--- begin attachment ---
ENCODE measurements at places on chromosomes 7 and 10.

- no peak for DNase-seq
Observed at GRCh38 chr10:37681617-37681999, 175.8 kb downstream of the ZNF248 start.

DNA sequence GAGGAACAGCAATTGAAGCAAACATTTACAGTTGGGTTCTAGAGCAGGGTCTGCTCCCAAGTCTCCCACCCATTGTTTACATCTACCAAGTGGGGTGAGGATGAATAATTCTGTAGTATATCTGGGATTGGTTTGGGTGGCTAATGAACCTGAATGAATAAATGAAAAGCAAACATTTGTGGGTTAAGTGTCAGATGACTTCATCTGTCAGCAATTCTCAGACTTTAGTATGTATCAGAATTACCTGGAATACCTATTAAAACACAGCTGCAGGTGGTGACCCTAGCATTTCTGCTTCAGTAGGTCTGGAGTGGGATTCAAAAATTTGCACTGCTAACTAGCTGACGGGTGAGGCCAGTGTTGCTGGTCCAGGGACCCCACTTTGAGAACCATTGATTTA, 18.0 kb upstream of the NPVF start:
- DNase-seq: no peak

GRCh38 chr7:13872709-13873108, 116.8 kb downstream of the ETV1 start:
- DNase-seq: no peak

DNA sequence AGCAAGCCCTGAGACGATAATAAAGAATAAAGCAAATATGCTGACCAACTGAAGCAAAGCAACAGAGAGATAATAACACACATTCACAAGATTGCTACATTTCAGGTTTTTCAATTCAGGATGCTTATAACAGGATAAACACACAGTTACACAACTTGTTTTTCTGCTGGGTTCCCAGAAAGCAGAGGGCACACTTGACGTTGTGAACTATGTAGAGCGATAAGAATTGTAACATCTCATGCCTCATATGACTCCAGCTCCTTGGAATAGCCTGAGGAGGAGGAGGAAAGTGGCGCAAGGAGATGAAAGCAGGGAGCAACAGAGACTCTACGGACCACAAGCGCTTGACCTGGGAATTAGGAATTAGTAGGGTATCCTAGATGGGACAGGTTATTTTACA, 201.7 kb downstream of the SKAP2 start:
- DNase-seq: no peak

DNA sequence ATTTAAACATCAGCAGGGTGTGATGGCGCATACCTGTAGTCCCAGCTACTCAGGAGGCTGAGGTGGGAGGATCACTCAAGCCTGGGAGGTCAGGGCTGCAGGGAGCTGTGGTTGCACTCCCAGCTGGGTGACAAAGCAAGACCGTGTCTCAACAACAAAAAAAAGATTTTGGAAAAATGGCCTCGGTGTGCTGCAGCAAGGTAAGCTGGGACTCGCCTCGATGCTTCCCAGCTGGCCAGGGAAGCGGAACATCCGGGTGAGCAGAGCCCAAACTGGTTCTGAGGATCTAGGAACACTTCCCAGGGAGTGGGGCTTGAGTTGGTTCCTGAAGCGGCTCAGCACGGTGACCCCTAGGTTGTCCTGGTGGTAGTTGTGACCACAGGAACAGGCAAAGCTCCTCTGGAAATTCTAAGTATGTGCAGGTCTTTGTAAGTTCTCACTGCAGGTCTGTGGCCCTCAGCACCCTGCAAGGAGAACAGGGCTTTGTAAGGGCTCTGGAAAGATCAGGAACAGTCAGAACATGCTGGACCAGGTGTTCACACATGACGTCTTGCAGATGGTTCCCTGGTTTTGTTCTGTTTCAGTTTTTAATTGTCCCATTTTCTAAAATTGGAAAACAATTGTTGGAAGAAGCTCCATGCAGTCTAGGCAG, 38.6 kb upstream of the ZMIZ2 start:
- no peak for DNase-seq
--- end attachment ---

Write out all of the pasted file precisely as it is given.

ENCODE measurements at places on chromosomes 7 and 10.

- no peak for DNase-seq
Observed at GRCh38 chr10:37681617-37681999, 175.8 kb downstream of the ZNF248 start.

DNA sequence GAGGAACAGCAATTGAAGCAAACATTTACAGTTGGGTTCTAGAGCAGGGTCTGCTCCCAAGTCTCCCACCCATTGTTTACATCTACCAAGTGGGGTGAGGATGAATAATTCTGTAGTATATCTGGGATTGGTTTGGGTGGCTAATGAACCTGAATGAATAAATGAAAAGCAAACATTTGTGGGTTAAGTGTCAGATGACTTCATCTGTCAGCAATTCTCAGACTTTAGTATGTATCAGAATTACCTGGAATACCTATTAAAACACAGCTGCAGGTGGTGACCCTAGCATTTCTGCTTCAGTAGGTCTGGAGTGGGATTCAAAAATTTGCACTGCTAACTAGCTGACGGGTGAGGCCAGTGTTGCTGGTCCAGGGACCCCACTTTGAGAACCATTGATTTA, 18.0 kb upstream of the NPVF start:
- DNase-seq: no peak

GRCh38 chr7:13872709-13873108, 116.8 kb downstream of the ETV1 start:
- DNase-seq: no peak

DNA sequence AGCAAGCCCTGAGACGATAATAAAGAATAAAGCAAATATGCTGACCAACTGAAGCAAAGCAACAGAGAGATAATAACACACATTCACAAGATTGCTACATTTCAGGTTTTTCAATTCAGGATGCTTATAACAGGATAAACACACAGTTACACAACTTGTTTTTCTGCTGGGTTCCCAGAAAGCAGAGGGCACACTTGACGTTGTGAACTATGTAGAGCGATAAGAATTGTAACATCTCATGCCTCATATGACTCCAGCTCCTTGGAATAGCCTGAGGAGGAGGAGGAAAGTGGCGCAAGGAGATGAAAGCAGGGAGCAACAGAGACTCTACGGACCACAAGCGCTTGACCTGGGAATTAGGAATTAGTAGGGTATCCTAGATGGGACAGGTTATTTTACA, 201.7 kb downstream of the SKAP2 start:
- DNase-seq: no peak

DNA sequence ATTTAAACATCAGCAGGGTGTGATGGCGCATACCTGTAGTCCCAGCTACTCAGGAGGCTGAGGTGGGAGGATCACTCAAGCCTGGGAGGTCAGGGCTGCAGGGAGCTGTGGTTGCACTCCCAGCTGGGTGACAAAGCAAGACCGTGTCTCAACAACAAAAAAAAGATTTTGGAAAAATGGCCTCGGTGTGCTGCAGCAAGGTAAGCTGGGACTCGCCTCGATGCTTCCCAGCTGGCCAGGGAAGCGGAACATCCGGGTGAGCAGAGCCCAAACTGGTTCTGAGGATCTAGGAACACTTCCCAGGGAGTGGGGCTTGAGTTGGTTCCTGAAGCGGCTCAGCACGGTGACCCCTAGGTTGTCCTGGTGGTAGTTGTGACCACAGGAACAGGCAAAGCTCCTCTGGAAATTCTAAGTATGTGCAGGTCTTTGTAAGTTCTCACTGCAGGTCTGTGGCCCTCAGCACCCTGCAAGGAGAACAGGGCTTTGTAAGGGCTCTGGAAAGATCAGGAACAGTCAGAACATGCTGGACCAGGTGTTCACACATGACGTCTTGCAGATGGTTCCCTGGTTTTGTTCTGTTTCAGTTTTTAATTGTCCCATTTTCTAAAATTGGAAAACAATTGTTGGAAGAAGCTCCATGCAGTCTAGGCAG, 38.6 kb upstream of the ZMIZ2 start:
- no peak for DNase-seq